Huh.

P.S. Smee still has this profile on his Twitter feed.

Double huh.


Is Sebastian Smee Jumping to the NYT (Part 2)

June 15, 2017

As you splendid readers might recall, the other day we noted this New York Times piece by Boston Globe art critic Sebastian Smee.

 

And we wondered whether Smee – whose Twitter profile describes him as “Pulitzer Prize-winning art critic for the Boston Globe, on leave in Australia for all of 2017” – was just having a summer fling with the Good Grey Lady or was perhaps setting up housekeeping with her.

So we tweeted him thusly:

 

 

We have yet to hear back from the redoubtable Mr. Smee, but we hasten to point out that his Twitter feed conspicuously features the New York Times review of his book, The Art of Rivalry.

 

 

Not Michael Upchurch’s Boston Globe review.

Draw, as it were, your own conclusions.


Is Sebastian Smee Jumping to the New York Times?

June 14, 2017

As the hardreading staff perused our costly print version of the New York Times yesterday, we came across this piece on Page One of the Arts section.

Wait – is that the byline of the Hub’s own Sebastian Smee, Boston Globe Pulitzer Prize-winning art critic?

Indeed it is.

Which got us to wondering: 1) where in the world is Sebastian Smee, given that his last byline in the Globe was back in December; and 2) has he abandoned Boston for the Big Town.

Smee’s Twitter profile seems to answer both questions.

 

 

Regardless, we’ve tweeted the redoubtable Mr. Smee to ask if he has permanently fallen under the spell of the Good Grey Lady.

We will, as always, keep you posted.


Boston Herald Jacks Up Newsstand Price by 33%

May 8, 2017

As the hardreading staff has previously noted, we’re one of roughly 17 home subscribers to the Boston Herald, which means that virtually all of the feisty local tabloid’s dwindling print circulation comes from newsstand sales.

So it’s no surprise that this Notice appeared on page 2 of today’s edition. (Note the reverse typeface, which is harder to read, especially for us elderly folk.)

 

 

Close-up (sort of):

 

 

The sneaky local tabloid does say that the price increase “will not affect home-delivered copies of  the Boston Herald,” which has up to tens of subscribers issuing a sigh of relief.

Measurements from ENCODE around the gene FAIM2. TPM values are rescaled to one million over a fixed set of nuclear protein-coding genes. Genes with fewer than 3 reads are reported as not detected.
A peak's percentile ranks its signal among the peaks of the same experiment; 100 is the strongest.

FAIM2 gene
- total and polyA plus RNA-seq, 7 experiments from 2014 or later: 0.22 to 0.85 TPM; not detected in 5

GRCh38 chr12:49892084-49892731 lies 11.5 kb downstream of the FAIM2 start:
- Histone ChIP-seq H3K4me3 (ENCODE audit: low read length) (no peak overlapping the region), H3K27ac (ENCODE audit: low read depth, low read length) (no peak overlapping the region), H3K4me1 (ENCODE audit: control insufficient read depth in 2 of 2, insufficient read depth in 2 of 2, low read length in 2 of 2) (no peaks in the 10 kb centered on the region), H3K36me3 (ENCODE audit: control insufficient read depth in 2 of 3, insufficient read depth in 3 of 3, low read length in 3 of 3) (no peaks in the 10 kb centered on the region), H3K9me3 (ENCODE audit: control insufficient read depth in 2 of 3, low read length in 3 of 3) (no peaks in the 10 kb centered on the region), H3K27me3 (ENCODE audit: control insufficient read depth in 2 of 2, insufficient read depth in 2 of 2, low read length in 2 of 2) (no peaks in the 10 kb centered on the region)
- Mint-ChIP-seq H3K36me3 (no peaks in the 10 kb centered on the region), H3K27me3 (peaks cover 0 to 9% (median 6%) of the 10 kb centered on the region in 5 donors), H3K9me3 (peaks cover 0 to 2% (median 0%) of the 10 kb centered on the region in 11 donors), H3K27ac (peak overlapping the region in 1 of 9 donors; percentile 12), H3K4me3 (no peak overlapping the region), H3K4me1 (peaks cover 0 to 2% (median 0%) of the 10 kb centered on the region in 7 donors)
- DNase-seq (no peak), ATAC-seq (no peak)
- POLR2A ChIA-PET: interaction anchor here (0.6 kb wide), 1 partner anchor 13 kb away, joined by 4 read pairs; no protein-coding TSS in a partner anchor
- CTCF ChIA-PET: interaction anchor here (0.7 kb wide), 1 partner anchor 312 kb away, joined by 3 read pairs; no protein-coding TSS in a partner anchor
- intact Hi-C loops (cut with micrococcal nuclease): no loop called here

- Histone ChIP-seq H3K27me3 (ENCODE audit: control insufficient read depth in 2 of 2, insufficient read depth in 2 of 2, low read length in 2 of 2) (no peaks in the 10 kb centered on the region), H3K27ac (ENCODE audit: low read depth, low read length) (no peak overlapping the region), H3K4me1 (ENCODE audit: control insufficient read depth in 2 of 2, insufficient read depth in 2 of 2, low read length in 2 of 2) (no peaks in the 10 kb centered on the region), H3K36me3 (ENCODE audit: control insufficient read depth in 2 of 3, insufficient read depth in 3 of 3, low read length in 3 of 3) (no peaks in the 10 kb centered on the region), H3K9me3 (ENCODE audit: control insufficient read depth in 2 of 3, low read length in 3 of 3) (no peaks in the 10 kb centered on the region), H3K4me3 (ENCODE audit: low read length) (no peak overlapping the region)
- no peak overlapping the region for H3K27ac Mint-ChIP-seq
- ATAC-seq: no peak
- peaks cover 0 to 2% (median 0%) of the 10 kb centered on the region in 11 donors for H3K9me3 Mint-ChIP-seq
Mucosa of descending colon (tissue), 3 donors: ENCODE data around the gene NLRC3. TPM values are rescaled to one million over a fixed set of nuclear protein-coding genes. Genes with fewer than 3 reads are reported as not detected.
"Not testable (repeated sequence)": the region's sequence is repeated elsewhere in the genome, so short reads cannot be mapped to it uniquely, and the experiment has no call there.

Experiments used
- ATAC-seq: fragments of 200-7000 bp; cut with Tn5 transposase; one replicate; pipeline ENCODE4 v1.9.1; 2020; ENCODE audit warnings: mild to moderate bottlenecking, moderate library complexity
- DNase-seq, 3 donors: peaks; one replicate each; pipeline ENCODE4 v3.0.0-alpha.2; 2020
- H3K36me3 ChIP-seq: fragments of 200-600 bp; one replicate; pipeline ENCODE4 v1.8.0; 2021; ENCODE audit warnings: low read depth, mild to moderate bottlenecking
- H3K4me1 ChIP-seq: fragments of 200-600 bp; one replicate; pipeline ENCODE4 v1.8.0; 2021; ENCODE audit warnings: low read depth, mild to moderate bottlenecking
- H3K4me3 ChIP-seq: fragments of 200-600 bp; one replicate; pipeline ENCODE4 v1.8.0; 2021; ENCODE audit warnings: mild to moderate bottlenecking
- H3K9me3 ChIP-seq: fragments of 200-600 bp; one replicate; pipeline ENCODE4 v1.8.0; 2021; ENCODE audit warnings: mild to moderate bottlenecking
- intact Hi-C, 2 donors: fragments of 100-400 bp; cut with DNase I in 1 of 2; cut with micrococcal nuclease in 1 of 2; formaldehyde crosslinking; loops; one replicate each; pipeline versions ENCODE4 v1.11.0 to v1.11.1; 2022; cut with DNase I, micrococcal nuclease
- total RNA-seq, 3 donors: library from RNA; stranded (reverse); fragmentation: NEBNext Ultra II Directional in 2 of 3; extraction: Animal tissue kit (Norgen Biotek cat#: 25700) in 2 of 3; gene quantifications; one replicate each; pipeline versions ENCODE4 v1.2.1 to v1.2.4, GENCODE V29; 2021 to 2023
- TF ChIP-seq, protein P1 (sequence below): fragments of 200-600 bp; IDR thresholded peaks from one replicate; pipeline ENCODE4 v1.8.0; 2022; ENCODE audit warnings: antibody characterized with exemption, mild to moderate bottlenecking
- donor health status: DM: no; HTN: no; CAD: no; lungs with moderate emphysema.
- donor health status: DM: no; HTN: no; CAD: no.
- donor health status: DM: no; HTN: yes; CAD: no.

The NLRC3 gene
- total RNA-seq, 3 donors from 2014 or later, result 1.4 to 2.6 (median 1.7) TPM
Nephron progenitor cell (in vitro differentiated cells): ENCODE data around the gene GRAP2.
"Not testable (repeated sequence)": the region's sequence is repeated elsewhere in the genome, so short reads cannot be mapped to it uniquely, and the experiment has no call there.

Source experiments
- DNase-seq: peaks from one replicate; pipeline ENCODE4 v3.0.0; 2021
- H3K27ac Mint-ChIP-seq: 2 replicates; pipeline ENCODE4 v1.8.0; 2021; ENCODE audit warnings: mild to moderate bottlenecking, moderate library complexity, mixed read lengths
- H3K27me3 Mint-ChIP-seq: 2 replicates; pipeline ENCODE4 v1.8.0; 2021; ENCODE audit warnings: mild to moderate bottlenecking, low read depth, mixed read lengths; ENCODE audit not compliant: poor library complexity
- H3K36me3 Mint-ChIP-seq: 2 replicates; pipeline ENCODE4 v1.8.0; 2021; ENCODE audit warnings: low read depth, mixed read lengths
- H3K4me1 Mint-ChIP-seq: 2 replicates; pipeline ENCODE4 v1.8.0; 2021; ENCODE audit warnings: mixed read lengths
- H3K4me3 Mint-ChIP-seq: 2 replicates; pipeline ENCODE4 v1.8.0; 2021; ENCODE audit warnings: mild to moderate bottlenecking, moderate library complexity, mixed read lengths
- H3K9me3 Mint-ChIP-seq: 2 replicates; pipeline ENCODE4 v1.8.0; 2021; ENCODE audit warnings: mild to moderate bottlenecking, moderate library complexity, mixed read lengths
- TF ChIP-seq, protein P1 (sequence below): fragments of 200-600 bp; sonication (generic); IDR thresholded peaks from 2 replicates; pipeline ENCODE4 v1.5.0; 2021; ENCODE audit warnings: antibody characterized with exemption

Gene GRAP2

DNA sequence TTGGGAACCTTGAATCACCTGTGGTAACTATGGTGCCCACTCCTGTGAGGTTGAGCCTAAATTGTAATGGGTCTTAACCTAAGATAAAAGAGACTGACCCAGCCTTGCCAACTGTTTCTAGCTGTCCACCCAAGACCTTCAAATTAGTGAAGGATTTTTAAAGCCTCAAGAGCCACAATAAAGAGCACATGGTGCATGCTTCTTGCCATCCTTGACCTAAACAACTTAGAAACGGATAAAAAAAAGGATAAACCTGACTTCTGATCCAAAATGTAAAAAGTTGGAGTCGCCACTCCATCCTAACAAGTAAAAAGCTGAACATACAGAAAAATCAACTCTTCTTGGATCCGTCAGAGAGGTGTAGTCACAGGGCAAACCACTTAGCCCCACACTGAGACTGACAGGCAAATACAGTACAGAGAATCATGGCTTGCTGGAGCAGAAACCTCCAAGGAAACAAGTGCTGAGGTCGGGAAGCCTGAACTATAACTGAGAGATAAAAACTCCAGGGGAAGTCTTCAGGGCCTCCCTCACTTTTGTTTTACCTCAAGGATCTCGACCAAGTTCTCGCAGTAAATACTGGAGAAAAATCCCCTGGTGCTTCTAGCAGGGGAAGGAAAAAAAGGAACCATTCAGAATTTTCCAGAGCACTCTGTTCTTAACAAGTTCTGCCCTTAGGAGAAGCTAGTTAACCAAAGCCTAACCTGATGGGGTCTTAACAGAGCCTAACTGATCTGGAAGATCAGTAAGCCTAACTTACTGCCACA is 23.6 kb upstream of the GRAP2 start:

Still, that’s a one-third newsstand hike from Saturday . . .

 

 

. . . to today.

 

 

Which means the pricey local tabloid now costs the same as the Boston Globe.

 

 

The Herald’s newsstand price is also now double that of the New York tabloids, which, to be fair, are constantly waging price wars. Rising above the fray, the New York Times newsstand price is $2.50.

Two and a half times more for the broadsheet? That seems closer to the natural order of things, no?


Is Anything Not For Sale at the Boston Globe? (II)

March 10, 2017

In response to the hardtsking staff’s post yesterday that the Boston Globe was slowly becoming a sort of Adbnb after pimping out its front page on Tuesday and failing to label an editorial-looking ad on Wednesday, splendid reader Mark Laurence submitted this comment:

I don’t get your point. What is it about the Total Wine ad that doesn’t look like an ad to you? Did the graphics look too nice? There wasn’t a single sentence of text on the whole page, something you’d expect in a news story. If you want to complain about fake ads, how about the occasional Herald “road trips” to Florida or some other place that include advertising slogans and graphics in the middle of their reporter’s copy?

 

Well said, and an excellent opportunity to express some of the things we should have included in the original post.